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All of my Deeplinks blog posts – parker higgins dot net
Parker Higgins is an artist and activist based in Brooklyn, New York. He writes about computers, creativity, and the law, and works as the Director of Special Projects at the Freedom of the Press Foundation. Previously, he was the Director of Copyright Activism at the Electronic Frontier Foundation.
eff  deeplink  post 
5 days ago by gdw
Certbot
Let's Encryptからワイルドカード証明書を取得する
ssl  certificate  letsencrypt  eff 
5 days ago by lilili
A Privacy-Focused Facebook? We'll Believe It When We See It. | Electronic Frontier Foundation
In his latest announcement, Facebook CEO Mark Zuckerberg embraces privacy and security fundamentals like end-to-end encrypted messaging. But announcing a plan is one thing. Implementing it is entirely another. And for those reading between the lines of Zuckerberg’s pivot-to-privacy manifesto, it’s clear that this isn’t just about privacy. It’s also about competition.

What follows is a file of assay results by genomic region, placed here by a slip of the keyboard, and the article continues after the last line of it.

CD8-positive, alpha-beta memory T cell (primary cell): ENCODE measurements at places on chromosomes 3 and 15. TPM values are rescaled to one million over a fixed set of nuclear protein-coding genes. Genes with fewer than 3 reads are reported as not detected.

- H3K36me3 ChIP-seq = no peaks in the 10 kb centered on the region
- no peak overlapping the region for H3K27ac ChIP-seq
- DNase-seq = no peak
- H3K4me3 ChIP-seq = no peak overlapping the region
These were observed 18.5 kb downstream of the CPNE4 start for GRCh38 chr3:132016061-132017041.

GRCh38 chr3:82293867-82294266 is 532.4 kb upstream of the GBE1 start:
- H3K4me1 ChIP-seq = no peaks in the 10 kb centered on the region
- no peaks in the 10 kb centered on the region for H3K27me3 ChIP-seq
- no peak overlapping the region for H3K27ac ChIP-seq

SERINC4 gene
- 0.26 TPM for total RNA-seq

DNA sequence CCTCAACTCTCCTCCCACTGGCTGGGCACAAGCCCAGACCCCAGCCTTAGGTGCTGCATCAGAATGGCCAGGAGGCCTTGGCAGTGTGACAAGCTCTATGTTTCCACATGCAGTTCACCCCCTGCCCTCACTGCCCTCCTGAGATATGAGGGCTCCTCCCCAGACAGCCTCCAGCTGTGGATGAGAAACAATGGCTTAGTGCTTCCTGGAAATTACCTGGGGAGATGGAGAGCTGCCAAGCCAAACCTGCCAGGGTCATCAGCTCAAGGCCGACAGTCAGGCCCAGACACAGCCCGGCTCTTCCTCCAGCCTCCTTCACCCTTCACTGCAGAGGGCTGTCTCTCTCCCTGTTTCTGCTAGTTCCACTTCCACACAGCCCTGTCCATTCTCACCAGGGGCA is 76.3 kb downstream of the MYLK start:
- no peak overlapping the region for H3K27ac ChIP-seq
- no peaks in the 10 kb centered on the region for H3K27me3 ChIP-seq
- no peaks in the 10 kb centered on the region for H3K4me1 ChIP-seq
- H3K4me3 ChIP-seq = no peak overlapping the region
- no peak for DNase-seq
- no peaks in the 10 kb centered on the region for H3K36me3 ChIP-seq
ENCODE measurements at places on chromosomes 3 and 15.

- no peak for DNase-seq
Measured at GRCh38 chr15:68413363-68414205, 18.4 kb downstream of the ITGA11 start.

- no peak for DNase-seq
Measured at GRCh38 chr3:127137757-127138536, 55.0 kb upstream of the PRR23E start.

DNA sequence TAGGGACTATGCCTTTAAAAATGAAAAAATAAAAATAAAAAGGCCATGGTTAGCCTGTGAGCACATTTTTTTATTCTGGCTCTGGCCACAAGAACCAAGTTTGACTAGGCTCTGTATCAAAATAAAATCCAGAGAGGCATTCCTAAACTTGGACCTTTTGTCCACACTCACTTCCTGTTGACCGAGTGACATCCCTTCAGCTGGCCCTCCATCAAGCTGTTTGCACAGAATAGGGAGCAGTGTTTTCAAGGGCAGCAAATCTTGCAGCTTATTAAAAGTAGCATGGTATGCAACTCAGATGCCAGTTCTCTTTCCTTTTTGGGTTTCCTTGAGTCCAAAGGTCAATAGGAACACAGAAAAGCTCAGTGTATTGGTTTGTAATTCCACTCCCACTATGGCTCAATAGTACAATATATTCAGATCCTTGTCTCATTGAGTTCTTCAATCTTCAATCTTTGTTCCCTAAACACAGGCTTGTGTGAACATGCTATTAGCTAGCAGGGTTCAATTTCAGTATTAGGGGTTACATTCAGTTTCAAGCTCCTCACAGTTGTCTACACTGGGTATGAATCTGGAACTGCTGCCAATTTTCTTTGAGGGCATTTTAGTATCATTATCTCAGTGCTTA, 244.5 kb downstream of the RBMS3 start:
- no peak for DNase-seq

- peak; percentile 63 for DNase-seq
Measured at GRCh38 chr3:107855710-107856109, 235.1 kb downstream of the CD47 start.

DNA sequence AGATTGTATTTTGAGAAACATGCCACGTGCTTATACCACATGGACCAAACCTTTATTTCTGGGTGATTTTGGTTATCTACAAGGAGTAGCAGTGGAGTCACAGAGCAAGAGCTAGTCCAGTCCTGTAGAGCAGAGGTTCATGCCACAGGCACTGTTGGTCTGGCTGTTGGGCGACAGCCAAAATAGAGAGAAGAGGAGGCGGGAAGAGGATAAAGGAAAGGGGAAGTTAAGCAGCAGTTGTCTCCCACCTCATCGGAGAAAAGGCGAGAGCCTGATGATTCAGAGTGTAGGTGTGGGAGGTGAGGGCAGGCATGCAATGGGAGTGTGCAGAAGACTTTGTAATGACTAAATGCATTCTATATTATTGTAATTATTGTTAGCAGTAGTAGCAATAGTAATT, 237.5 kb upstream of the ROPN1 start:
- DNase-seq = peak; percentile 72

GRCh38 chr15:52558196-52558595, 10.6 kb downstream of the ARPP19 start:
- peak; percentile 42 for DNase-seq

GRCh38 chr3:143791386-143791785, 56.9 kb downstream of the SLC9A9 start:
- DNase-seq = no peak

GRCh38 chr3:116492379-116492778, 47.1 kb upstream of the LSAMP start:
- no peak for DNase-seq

The Proof is in the Pudding
At the core of Zuckerberg’s announcement is Facebook’s plan to merge its three messaging platforms: Facebook’s Messenger, Instagram’s Direct, and WhatsApp. The announcement promises security and privacy features across the board, including end-to-end encryption, ephemerality, reduced data retention, and a commitment to not store data in countries with poor human rights records. This would mean that your messages on any of these platforms would be unreadable to anyone but you and your recipients; could be set to disappear at certain intervals; and would not be stored indefinitely or in countries that are likely to attempt to improperly access your data. Even better, the announcement promises that Facebook will not store your encryption keys for any of these services, as is already the case with WhatsApp.
This all sounds great, in theory. But secure messaging is not easy to get right at either the technical or policy level.
privacy  facebook  EFF 
7 days ago by rgl7194
Facebook Doubles Down On Misusing Your Phone Number | Electronic Frontier Foundation
When we publicly demanded that Facebook stop messing with users’ phone numbers last week, we weren’t expecting the social network to double down quite like this: By default, anyone can use the phone number that a user provides for two-factor authentication (2FA) to find that user’s profile. For people who need 2FA to protect their account and stay safe, Facebook is forcing them into unnecessarily choosing between security and privacy.